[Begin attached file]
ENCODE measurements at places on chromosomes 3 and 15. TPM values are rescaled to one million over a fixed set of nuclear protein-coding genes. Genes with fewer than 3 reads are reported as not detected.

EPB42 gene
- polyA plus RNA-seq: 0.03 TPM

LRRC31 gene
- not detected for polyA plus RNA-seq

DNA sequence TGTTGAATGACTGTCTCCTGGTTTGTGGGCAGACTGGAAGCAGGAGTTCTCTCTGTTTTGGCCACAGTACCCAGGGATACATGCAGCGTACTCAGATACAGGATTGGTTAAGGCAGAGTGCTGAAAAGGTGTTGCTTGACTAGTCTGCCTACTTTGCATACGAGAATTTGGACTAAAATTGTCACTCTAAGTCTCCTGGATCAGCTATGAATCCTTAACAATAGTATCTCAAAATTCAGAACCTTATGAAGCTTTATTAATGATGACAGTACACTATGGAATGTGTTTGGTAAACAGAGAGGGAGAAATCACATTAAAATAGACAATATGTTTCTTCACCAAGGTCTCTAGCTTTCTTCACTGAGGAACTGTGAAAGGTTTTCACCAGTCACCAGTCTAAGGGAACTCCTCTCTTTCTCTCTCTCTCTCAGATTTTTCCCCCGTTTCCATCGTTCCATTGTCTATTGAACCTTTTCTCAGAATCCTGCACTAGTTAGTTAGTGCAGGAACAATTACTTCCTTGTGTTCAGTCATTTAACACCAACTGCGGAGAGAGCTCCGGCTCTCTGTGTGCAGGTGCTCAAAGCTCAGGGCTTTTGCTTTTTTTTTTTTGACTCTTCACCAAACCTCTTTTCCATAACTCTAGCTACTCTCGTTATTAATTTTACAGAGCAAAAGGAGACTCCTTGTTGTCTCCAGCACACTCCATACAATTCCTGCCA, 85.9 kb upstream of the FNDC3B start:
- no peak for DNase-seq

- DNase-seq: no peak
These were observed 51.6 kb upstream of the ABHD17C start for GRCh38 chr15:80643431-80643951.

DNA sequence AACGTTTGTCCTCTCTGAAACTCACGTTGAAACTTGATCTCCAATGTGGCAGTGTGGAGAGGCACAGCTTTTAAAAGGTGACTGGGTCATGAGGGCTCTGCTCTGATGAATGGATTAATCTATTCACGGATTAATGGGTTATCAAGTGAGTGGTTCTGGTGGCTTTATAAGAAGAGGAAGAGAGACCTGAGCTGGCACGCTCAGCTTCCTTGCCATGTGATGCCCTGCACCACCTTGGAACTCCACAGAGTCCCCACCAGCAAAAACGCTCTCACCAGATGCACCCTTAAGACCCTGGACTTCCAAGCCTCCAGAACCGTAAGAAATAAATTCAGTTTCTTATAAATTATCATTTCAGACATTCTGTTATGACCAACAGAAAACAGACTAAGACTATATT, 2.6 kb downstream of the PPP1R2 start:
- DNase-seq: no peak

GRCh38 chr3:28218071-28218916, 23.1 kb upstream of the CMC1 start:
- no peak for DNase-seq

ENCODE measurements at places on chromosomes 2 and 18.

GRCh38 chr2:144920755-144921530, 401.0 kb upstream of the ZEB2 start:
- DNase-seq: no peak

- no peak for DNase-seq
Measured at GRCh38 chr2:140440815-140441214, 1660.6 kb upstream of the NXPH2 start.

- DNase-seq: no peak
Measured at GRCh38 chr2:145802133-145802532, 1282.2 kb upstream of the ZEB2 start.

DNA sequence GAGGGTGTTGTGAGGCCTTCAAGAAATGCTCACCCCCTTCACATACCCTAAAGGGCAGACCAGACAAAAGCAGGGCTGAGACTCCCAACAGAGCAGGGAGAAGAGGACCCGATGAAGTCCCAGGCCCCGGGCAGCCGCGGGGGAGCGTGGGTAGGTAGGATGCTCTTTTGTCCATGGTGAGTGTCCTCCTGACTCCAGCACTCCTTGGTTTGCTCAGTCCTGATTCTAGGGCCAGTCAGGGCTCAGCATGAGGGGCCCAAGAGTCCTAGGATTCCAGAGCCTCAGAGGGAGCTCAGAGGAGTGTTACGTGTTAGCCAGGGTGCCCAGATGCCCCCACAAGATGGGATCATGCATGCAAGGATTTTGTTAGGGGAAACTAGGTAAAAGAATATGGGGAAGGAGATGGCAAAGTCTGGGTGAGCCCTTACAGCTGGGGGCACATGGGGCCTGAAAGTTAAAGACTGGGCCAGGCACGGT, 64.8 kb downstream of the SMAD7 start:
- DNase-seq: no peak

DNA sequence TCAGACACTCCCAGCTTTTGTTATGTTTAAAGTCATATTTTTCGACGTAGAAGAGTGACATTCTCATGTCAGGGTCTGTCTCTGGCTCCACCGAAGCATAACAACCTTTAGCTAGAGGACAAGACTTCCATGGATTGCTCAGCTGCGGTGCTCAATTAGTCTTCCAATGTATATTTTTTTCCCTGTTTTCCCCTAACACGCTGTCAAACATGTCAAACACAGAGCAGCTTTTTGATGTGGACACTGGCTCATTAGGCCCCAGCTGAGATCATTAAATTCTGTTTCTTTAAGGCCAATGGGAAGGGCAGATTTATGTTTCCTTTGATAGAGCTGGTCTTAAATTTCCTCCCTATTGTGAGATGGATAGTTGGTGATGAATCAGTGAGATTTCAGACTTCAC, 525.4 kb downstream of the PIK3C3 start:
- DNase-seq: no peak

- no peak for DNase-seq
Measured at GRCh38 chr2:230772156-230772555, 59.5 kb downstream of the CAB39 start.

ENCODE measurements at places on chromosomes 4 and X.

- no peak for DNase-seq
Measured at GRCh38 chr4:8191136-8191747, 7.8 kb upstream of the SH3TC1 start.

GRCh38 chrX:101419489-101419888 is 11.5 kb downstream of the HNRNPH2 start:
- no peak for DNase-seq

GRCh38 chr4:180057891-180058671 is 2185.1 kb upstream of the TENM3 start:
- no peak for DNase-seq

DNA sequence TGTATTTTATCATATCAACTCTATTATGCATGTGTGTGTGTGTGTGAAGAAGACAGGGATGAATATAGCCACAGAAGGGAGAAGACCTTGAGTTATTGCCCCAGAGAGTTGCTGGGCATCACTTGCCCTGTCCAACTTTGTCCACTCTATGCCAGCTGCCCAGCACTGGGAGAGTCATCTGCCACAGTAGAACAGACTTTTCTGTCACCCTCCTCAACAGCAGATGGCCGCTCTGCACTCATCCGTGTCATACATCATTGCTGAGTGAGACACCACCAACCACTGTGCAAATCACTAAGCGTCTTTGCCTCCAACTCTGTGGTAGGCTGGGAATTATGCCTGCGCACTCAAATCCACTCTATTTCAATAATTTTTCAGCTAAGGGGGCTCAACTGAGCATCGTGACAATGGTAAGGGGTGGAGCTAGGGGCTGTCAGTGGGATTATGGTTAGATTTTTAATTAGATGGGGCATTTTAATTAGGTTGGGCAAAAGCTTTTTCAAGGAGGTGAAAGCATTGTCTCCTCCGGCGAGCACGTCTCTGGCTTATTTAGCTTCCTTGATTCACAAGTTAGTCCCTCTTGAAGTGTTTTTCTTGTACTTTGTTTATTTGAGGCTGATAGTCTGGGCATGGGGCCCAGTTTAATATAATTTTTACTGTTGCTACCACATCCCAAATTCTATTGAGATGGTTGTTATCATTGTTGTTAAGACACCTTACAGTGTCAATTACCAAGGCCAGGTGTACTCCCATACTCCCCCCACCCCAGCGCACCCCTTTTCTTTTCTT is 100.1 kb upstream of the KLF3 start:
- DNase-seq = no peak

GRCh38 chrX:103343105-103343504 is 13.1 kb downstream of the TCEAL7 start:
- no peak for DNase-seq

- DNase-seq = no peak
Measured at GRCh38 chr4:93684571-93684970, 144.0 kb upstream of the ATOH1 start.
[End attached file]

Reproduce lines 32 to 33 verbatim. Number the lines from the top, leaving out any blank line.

GRCh38 chr4:180057891-180058671 is 2185.1 kb upstream of the TENM3 start:
- no peak for DNase-seq